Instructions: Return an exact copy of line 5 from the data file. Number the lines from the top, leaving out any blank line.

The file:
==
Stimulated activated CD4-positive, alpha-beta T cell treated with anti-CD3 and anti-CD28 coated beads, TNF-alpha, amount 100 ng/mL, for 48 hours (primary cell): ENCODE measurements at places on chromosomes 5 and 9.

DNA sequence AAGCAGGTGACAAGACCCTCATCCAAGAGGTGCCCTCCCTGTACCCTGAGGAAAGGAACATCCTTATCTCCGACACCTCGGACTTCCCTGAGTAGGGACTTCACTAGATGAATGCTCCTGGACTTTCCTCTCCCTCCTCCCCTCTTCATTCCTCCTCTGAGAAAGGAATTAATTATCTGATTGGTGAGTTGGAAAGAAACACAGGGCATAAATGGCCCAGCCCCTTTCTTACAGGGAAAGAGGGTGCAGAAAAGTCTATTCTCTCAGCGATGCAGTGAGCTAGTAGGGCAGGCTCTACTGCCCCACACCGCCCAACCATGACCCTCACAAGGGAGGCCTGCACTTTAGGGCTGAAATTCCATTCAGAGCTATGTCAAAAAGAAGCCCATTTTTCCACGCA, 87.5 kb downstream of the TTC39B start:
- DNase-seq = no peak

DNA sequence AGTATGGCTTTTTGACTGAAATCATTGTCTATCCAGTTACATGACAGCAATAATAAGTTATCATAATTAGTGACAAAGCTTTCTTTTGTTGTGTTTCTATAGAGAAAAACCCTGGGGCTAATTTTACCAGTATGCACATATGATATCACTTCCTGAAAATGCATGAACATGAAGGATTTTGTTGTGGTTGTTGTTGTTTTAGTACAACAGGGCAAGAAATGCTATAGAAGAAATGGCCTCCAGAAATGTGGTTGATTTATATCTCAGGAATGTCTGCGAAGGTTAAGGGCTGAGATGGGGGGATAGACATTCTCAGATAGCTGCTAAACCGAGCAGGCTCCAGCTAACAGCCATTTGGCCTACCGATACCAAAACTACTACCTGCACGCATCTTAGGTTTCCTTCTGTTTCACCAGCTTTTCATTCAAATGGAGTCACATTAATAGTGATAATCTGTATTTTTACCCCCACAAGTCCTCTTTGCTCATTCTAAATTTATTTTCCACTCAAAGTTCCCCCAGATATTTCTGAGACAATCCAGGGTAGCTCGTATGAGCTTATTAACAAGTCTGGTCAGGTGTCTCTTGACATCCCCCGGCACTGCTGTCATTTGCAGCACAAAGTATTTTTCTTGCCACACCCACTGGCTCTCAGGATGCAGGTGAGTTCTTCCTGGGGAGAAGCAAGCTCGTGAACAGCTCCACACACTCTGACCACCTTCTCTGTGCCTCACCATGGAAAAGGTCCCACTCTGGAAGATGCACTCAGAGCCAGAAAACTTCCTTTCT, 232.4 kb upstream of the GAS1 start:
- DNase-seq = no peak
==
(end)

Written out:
- DNase-seq = no peak